www.yourwebsite.com and yourwebsite.com resolve to the same webpage. But as the URLs are different, Google will see this as two different pages.

If your website is WordPress, you can update the home and site URL to achieve this. This can be done easily using WordPress Tools, included with the WordPress platform.

You can also force your website to use www by using the following .htaccess rule:

RewriteEngine on
RewriteCond %{HTTP_HOST} ^yourwebsite.com [NC]
RewriteRule ^(.*)$ http://www.yourwebsite/$1 [L,R=301,NC]

This line “RewriteCond %{HTTP_HOST} ^yourwebsite.com [NC]” will detect if your domain is being loaded in the browser without www. If it isn’t, the next line will redirect the URL to www.

Force non-www

Like above, you can force your website pages to use non-www by using the following .htaccess rule. Again, if your website is WordPress, you can update the home and Site URL to achieve this.

RewriteEngine On
RewriteCond %{HTTP_HOST} ^www.yourdomain.com [NC]
RewriteRule ^(.*)$ http://yourdomain.com/$1 [L,R=301]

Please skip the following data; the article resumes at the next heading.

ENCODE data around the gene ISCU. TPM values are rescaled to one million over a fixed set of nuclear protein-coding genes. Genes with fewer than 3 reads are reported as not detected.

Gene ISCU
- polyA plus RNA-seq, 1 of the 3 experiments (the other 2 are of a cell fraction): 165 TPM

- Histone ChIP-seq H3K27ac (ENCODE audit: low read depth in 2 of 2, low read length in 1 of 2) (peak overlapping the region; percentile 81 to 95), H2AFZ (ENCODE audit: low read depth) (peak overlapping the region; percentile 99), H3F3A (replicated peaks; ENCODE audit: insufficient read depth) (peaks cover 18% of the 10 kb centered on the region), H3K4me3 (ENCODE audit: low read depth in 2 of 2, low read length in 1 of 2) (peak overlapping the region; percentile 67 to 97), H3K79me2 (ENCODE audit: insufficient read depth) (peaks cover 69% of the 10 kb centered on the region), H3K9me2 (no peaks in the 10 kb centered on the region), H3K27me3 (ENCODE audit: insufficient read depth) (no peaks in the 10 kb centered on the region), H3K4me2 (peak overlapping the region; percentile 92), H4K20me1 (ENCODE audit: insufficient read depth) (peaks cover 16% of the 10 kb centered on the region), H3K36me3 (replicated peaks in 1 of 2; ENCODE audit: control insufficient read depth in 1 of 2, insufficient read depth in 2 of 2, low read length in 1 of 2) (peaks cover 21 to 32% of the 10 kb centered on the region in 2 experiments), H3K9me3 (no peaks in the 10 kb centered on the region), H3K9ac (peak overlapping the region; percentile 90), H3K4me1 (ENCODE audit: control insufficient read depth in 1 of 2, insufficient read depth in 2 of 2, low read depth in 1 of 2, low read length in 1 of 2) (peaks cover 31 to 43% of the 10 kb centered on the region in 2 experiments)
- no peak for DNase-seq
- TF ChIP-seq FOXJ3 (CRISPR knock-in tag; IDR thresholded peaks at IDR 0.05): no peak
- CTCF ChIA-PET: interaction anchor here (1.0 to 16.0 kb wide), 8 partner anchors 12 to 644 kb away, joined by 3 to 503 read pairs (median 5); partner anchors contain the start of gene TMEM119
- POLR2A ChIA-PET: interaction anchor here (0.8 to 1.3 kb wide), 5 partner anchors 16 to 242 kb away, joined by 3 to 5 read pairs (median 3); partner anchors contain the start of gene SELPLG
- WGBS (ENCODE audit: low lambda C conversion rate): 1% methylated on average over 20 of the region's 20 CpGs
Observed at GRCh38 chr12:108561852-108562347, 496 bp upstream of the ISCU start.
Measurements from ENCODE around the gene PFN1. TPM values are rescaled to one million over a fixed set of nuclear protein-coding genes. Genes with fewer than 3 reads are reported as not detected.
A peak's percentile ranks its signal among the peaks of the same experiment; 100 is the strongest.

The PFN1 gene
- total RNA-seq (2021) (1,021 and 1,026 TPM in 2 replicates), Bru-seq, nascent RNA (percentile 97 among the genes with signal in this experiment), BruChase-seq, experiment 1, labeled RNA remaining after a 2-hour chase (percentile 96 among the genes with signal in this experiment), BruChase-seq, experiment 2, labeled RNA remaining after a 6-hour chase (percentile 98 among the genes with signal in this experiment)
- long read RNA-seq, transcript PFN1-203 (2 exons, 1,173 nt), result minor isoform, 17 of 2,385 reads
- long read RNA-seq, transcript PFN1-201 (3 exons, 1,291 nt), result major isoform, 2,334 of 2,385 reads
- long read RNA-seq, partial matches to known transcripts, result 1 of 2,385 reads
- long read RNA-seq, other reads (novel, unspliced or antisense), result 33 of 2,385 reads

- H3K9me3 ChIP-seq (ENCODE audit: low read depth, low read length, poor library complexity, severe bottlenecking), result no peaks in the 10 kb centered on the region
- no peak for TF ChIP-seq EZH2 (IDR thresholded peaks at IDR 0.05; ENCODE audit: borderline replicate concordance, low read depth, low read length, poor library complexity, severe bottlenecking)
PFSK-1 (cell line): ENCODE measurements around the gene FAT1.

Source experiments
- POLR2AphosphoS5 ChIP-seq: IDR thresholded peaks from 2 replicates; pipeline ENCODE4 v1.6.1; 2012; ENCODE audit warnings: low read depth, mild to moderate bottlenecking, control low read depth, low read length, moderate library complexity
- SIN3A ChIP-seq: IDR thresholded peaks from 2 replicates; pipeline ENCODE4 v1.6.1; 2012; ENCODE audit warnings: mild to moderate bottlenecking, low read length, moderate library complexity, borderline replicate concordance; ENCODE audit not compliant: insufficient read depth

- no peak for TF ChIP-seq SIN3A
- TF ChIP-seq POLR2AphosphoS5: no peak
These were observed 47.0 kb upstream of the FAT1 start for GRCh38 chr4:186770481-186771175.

Force trailing slash

https://www.yourdomain.com/page and https://www.yourdomain.com/page/ both resolve to the same page and similar to www and non-www variations of the URL, Google will see these as different pages because of the trailing slash. This is easily fixed by using the following .htaccess rule.

This rule will force your webpage URLs to use a forward slash (/) in the address bar.

RewriteEngine On
RewriteCond %{REQUEST_URI} /+[^\.]+$
RewriteRule ^(.+[^/])$ %{REQUEST_URI}/ [R=301,L]

This line “RewriteCond %{REQUEST_URI} /+[^\.]+$” will detect if there is not a trailing slash at the end of the URL, if there isn’t the next line will redirect the URL to force a trailing slash at the end of the page URL.

For example, https://www.yourdomain.com/page will become https://www.yourdomain.com/page/.